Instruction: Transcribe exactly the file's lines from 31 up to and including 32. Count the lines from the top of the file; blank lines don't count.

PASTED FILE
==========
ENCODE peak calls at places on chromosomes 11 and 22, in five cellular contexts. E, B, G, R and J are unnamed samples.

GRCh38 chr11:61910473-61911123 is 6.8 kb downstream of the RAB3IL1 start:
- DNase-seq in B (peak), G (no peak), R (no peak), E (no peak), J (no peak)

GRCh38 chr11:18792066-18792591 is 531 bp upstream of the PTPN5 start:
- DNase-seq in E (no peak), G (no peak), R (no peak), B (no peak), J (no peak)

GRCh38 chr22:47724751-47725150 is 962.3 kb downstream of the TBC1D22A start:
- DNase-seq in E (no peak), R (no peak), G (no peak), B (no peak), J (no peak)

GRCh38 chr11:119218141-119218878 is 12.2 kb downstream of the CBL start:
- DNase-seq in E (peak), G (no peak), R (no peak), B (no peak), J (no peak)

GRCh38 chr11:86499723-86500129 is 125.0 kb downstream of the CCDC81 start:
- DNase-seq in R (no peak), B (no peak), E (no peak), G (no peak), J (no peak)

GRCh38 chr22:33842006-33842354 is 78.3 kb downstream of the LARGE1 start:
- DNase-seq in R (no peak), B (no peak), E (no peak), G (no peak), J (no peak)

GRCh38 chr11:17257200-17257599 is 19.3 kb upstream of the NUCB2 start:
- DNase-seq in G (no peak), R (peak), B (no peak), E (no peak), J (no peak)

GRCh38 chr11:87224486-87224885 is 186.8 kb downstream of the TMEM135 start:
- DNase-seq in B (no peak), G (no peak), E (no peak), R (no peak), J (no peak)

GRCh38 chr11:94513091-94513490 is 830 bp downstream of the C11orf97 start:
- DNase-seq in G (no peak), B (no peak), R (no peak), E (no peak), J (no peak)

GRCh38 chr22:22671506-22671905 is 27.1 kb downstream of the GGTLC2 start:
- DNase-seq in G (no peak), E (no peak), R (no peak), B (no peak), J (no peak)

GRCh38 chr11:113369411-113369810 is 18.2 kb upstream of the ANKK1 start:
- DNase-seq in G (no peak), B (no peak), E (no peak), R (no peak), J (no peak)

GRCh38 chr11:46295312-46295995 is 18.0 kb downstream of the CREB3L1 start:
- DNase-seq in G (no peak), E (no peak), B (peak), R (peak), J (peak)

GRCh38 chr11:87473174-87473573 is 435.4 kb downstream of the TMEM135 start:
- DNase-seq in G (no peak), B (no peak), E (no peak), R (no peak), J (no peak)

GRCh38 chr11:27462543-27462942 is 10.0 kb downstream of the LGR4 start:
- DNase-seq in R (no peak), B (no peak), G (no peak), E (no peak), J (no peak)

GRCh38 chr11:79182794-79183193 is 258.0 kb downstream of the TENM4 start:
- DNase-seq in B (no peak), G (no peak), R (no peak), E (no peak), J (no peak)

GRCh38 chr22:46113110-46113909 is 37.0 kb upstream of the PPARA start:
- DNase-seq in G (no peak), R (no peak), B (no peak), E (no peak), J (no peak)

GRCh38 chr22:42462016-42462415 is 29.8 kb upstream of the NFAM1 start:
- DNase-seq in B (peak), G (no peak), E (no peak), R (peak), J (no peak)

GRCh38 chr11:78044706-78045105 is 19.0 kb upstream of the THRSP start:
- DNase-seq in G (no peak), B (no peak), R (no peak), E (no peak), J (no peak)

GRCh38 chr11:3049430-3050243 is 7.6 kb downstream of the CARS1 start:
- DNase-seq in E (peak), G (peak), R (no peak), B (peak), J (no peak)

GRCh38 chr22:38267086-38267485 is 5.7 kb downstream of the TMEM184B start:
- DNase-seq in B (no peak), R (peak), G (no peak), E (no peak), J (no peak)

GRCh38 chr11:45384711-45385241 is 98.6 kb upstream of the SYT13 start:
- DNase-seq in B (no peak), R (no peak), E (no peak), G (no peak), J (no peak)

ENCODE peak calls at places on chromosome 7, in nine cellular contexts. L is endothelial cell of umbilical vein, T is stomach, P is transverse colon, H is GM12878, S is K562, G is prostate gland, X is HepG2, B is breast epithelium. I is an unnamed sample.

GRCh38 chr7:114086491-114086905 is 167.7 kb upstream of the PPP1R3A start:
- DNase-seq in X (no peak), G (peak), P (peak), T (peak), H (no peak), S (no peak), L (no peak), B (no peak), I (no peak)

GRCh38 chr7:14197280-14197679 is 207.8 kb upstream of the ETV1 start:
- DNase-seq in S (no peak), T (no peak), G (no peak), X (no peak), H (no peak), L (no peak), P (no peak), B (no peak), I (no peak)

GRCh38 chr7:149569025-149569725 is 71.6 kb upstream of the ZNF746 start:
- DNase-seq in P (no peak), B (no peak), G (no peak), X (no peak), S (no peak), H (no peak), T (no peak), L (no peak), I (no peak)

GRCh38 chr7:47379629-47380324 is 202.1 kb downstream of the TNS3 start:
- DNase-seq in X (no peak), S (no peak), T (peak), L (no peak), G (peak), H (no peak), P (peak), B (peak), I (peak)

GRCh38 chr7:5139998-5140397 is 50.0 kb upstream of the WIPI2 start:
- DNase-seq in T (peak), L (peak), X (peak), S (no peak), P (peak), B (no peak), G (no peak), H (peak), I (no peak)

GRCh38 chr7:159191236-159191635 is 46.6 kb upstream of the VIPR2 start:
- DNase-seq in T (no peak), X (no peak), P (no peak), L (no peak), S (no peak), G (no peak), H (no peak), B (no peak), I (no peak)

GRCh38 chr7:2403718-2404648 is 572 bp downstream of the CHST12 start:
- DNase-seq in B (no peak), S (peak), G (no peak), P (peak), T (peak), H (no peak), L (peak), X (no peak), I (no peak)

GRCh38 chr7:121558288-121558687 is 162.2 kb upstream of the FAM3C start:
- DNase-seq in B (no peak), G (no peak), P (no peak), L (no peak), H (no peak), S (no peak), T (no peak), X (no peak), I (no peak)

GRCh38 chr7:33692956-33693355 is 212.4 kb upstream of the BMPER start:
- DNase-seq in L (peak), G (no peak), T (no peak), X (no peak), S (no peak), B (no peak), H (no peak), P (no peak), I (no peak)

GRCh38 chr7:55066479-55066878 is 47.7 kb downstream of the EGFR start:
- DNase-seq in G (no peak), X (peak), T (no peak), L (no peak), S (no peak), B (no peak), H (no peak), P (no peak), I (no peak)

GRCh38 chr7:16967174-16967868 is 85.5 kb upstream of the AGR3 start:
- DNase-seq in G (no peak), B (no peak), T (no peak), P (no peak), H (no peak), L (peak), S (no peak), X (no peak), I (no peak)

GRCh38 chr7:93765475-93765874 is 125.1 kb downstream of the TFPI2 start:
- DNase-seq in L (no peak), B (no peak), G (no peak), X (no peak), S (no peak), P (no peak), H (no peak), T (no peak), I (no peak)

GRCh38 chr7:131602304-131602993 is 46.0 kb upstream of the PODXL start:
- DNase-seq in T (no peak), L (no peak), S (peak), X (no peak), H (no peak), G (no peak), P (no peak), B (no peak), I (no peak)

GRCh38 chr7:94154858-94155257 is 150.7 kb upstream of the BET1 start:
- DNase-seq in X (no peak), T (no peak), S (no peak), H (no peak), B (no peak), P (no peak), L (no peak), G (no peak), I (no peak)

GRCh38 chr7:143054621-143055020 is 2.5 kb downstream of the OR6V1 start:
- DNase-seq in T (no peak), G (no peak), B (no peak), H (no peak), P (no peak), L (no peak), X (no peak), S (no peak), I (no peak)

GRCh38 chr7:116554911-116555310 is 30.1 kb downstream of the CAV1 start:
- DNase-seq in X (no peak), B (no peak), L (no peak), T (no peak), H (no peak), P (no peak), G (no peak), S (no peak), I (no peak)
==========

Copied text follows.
- DNase-seq in B (no peak), G (no peak), R (no peak), E (no peak), J (no peak)

GRCh38 chr22:46113110-46113909 is 37.0 kb upstream of the PPARA start: